AN awards celebration has been held for the first time to recognise the achievements of short-course students at the University of Sunderland.
The first academic presentation was held in the city for students on short courses in substance misuse and offender health.
Professor Lord Kamlesh Patel of Bradford, an internationally-renowned expert in community health issues, presented certificates to the adult learners who had completed the Diploma or Advanced Diploma in Drug and Alcohol Studies, or one of the modular short courses in Substance Misuse or Offender Health.
Lord Patel, a former social worker with a distinguished record for his work across a range of issues from mental health, drugs and alcohol use to crime and regeneration, also gave a speech during the ceremony at the Sciences Complex.
Lord Patel said: “I have been impressed with Sunderland University’s commitment to these adult students and for delivering qualifications on the use and misuse of drugs and alcohol, which will give them a better understanding of the problems, the interventions and tools which are available to them.
“Drug and alcohol misuse is one of the greatest health challenges that we face today.
“It impacts on patients, their families, and the community, and these students, who may go onto working within the substance misuse sector, will have a vital role to play in helping some of the most vulnerable people in our community with a range of complex needs including mental health issues.”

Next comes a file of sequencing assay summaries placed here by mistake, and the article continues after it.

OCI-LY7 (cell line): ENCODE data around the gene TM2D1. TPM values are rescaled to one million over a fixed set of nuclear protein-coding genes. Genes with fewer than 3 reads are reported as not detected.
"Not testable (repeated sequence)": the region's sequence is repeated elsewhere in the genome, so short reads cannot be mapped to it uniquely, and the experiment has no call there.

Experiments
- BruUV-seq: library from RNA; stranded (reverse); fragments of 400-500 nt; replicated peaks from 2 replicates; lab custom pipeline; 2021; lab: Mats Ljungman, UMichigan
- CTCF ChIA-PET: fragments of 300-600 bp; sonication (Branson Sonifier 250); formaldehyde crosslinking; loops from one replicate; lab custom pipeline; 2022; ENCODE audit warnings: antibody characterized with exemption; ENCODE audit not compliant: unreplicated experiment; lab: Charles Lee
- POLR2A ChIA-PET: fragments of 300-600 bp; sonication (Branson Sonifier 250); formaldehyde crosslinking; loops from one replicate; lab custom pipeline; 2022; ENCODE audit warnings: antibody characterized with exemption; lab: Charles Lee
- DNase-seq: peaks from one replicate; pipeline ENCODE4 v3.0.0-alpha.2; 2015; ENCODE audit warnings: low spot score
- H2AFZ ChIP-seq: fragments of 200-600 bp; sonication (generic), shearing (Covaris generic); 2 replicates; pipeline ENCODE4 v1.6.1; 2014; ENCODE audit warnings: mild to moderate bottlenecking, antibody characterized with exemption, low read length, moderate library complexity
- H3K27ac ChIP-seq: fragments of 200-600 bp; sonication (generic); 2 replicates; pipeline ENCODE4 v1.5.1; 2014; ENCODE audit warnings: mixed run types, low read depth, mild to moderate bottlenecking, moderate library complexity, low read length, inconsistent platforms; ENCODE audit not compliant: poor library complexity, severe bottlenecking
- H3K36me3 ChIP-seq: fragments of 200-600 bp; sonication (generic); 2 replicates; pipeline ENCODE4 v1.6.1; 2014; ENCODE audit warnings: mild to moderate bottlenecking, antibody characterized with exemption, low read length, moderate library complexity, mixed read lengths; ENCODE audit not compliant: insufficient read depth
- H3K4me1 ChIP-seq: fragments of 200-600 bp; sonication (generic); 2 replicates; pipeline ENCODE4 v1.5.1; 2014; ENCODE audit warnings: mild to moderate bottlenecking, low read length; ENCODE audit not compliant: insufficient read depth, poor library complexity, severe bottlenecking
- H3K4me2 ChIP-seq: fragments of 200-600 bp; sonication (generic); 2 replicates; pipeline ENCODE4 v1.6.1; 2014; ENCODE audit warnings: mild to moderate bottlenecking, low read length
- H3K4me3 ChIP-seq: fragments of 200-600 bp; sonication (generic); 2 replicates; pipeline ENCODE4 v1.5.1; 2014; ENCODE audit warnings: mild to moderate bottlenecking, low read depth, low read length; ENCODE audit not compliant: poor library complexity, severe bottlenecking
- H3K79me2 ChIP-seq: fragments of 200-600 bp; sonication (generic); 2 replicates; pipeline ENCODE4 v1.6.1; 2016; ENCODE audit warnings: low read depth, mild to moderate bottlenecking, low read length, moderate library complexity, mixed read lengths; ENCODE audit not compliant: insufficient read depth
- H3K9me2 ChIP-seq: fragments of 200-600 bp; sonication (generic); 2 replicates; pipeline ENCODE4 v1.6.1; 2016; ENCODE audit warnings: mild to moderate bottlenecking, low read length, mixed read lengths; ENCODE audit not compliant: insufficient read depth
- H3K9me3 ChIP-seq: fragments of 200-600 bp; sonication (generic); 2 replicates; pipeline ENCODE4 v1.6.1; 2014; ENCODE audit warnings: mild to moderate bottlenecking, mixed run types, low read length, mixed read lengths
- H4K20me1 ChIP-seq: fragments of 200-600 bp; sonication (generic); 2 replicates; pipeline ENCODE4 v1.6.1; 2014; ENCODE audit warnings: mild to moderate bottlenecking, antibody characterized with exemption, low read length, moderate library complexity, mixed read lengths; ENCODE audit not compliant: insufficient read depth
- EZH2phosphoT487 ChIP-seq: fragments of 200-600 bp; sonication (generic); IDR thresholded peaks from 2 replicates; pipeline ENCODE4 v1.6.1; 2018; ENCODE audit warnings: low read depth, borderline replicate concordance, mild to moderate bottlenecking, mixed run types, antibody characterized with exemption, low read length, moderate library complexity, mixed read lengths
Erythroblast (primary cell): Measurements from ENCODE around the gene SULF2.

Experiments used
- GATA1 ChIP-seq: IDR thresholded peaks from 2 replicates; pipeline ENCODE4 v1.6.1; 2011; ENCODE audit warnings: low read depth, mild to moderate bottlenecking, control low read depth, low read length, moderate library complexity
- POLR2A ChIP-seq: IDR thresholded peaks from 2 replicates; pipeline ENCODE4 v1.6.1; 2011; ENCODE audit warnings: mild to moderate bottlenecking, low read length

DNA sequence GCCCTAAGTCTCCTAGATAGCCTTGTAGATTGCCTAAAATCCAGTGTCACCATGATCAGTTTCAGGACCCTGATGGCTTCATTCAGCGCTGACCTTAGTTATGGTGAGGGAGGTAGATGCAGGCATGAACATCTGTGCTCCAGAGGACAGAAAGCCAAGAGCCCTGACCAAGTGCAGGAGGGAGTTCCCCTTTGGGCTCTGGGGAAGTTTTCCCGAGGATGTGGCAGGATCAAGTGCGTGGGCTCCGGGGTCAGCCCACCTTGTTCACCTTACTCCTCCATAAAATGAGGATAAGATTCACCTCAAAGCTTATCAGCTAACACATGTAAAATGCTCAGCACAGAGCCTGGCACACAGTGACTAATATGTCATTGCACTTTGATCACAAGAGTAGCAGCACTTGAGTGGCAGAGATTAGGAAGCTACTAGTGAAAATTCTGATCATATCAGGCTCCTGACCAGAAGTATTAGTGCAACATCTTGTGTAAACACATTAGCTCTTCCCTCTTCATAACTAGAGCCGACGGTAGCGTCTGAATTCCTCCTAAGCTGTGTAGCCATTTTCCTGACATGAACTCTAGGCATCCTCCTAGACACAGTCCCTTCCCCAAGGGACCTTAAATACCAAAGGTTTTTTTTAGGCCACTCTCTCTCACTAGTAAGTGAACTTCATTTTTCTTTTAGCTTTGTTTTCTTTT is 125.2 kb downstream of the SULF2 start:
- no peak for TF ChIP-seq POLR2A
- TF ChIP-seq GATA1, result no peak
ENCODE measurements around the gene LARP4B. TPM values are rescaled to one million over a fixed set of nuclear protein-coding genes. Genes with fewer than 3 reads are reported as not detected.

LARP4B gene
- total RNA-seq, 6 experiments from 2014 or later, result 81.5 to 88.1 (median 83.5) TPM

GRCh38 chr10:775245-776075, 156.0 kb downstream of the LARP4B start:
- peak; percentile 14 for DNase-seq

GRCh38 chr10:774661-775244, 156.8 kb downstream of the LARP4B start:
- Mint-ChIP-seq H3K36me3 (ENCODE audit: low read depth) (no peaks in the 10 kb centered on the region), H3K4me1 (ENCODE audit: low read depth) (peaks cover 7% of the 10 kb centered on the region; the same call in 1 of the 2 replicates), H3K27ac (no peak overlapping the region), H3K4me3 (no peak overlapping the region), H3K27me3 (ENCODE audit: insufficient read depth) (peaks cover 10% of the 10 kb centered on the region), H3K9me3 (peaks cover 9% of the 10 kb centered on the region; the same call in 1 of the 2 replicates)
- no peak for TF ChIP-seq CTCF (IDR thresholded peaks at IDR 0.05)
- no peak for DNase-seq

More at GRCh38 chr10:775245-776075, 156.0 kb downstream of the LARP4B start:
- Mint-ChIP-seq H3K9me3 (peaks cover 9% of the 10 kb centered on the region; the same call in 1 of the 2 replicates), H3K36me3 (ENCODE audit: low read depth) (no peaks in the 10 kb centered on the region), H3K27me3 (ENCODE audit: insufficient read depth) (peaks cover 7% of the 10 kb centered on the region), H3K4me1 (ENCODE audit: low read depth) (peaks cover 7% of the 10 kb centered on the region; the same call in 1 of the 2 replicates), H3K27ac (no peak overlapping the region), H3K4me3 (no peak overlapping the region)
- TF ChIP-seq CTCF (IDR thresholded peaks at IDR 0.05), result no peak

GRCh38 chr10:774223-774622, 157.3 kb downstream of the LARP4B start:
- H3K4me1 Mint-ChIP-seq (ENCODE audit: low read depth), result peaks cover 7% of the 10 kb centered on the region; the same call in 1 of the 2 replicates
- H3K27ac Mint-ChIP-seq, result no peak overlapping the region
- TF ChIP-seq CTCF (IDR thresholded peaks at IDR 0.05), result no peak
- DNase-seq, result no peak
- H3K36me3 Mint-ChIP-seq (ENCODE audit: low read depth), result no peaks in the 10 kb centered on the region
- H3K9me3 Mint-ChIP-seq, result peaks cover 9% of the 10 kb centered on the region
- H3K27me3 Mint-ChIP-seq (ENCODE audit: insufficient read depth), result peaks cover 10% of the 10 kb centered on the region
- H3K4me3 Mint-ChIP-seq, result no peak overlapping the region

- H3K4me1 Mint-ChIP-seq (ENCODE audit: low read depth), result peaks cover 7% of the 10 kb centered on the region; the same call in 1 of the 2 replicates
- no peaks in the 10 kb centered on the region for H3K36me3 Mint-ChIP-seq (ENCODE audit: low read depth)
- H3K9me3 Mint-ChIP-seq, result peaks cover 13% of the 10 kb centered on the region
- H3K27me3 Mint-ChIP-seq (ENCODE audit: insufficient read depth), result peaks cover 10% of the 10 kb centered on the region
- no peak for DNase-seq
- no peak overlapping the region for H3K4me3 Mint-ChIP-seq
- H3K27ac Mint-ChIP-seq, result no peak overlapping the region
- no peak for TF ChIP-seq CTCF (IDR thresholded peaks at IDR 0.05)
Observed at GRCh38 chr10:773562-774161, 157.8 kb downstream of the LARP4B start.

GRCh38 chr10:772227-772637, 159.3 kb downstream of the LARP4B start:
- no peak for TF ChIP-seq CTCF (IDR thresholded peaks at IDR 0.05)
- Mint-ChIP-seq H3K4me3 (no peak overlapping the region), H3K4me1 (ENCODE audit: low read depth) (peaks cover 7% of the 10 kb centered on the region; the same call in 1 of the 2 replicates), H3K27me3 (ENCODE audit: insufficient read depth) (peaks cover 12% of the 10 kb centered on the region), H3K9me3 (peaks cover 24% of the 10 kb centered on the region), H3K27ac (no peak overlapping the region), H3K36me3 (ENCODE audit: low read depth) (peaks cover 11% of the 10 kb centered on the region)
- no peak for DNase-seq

Gez Bevan, senior lecturer in the university’s health team and programme leader, said: “We saw this awards-giving ceremony as an opportunity to publicly recognise the achievements of our students who have successfully completed these short courses, especially since their awards sit outside the traditional graduation ceremony.
“For many of the students this is their first experience of higher education and for them a real achievement.
“We are delighted that Lord Patel was able to attend our first ceremony and present the students with their certificates.
“Many have used the short courses as a progression point in their own professions, some have used the experience towards a career change, while others volunteering within the substance misuse service see the course as putting their work on a formal setting.”